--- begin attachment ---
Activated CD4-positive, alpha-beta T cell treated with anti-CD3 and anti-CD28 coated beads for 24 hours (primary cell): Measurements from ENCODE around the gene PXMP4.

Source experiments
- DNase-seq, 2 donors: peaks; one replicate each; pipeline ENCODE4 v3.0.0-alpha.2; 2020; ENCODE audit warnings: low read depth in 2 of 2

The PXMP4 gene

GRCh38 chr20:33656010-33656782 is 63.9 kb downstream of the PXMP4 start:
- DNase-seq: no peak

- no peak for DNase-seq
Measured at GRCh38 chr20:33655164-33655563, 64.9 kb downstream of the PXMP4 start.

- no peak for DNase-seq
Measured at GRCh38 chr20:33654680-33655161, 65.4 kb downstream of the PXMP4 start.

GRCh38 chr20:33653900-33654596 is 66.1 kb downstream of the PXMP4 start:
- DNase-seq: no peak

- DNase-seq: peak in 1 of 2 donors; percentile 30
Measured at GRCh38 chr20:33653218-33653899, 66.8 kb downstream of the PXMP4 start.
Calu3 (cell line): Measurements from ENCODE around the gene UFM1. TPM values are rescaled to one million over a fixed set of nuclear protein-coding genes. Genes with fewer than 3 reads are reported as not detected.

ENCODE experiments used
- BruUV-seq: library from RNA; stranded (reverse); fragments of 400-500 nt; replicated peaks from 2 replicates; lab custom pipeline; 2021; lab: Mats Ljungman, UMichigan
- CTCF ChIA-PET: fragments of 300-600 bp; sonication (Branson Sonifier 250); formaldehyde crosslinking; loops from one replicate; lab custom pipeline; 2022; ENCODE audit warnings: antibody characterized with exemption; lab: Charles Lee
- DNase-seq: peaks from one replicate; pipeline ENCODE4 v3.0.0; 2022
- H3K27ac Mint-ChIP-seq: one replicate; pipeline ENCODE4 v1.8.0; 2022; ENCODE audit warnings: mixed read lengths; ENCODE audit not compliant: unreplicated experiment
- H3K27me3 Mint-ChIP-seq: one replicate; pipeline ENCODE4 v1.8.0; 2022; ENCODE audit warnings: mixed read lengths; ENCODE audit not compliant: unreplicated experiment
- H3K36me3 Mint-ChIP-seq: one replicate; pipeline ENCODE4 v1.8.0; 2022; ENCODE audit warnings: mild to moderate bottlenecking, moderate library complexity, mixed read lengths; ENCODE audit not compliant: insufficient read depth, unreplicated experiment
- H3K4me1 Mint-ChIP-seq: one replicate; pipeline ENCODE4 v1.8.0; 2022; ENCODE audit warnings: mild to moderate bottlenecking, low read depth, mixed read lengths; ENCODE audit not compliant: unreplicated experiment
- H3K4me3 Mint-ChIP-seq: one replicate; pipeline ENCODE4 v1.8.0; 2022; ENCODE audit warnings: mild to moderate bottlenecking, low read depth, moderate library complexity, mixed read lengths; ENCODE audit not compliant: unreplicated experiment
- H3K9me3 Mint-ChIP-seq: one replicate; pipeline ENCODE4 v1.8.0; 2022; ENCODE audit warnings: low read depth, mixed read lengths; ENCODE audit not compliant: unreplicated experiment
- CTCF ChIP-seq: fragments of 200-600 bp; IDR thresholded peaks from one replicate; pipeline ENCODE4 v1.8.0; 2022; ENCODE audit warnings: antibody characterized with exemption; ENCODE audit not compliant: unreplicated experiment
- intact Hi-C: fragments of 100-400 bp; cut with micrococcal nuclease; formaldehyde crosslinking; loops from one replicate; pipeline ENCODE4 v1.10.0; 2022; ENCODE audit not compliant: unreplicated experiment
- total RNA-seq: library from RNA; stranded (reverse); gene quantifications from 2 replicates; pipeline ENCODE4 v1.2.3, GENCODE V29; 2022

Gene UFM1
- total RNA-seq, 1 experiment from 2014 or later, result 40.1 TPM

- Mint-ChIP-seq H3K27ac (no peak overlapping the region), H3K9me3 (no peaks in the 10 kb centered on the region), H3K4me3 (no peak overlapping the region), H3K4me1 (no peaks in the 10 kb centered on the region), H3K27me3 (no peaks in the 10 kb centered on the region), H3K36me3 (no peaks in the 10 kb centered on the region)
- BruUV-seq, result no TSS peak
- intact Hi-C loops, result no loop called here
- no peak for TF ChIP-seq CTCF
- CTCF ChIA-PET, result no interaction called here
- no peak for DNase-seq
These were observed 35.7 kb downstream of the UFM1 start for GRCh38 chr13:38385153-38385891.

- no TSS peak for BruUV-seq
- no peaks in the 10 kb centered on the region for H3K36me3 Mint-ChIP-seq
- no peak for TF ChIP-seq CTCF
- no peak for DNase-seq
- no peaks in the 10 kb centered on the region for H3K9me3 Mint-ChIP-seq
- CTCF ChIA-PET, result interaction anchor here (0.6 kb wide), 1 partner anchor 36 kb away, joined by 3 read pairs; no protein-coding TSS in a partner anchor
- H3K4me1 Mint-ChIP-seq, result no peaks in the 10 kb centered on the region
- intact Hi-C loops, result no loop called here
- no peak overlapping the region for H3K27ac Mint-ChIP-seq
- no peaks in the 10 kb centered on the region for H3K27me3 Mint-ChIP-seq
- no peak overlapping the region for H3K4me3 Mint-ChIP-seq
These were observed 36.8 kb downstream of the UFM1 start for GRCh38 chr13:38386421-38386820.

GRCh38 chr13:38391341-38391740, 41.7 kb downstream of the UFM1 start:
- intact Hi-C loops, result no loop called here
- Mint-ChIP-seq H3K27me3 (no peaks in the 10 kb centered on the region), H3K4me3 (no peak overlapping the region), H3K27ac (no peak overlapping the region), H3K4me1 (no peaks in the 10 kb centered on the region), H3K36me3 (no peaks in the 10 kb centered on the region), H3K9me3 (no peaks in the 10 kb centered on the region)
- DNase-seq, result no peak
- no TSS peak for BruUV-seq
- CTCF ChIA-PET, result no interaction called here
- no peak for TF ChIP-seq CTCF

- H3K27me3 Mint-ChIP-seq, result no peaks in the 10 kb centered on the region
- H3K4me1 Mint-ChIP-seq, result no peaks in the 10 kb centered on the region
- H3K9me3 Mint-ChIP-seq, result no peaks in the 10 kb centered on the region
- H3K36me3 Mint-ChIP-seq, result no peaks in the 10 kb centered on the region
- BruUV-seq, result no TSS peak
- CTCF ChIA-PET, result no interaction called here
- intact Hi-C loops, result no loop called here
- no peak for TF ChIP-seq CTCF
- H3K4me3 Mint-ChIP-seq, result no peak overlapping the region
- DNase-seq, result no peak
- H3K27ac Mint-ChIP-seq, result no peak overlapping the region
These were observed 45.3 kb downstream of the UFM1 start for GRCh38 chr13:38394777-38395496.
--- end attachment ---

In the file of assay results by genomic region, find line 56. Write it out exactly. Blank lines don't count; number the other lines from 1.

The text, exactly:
- no peak for TF ChIP-seq CTCF